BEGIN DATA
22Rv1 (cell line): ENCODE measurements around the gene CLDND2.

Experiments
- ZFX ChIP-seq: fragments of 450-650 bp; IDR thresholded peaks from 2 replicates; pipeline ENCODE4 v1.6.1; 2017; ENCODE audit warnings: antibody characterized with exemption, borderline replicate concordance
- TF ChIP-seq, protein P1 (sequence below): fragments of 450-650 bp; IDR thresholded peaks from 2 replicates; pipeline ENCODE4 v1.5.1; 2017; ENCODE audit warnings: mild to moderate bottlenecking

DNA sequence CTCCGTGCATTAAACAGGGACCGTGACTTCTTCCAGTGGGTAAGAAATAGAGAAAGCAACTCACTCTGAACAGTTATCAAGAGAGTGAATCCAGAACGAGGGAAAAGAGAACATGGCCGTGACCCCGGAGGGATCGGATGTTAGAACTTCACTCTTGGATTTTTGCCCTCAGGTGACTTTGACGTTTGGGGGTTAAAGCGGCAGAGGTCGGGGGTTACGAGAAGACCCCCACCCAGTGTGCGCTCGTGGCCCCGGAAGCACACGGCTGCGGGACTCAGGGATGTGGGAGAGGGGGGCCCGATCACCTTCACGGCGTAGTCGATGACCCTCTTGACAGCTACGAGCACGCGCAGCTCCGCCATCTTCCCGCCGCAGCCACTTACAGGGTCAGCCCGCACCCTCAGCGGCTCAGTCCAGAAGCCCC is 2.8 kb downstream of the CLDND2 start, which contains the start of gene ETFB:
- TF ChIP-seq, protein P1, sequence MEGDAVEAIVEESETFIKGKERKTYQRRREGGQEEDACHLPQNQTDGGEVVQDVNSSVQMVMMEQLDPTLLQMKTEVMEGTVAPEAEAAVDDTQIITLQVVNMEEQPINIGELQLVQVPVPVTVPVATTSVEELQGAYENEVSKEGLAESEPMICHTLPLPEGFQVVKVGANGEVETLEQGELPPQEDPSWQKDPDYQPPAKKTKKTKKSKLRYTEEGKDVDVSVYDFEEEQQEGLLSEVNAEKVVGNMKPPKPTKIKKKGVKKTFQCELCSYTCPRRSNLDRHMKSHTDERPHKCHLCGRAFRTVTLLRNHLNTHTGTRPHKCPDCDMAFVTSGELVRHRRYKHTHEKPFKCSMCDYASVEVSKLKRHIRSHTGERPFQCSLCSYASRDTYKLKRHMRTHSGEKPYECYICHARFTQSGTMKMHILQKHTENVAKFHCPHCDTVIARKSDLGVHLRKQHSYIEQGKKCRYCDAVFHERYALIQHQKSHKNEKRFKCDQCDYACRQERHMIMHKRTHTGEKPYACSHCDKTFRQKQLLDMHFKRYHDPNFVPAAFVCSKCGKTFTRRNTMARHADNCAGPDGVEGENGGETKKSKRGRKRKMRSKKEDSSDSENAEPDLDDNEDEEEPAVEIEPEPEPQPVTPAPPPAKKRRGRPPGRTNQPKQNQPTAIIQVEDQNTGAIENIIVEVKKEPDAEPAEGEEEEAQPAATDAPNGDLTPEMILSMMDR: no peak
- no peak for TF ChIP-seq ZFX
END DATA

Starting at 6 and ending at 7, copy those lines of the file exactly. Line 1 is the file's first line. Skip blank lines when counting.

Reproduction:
- TF ChIP-seq, protein P1, sequence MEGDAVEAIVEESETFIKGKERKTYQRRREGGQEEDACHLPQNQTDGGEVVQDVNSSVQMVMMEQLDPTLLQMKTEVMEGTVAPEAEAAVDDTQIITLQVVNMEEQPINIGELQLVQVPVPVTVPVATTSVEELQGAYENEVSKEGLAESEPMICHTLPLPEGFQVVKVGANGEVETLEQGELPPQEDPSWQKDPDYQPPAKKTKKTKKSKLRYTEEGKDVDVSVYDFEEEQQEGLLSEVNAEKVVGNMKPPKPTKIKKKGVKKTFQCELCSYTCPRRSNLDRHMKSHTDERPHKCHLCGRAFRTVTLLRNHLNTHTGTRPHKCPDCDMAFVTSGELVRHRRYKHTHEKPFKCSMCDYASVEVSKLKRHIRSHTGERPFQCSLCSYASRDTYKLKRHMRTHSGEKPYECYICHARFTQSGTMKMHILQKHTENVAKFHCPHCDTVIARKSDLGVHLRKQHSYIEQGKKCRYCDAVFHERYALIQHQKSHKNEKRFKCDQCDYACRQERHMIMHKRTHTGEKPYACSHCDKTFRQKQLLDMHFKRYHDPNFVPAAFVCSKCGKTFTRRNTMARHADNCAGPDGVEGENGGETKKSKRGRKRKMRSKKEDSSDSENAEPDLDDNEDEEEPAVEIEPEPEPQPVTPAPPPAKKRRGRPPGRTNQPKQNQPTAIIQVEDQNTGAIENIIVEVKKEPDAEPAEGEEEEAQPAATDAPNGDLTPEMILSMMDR: no peak
- no peak for TF ChIP-seq ZFX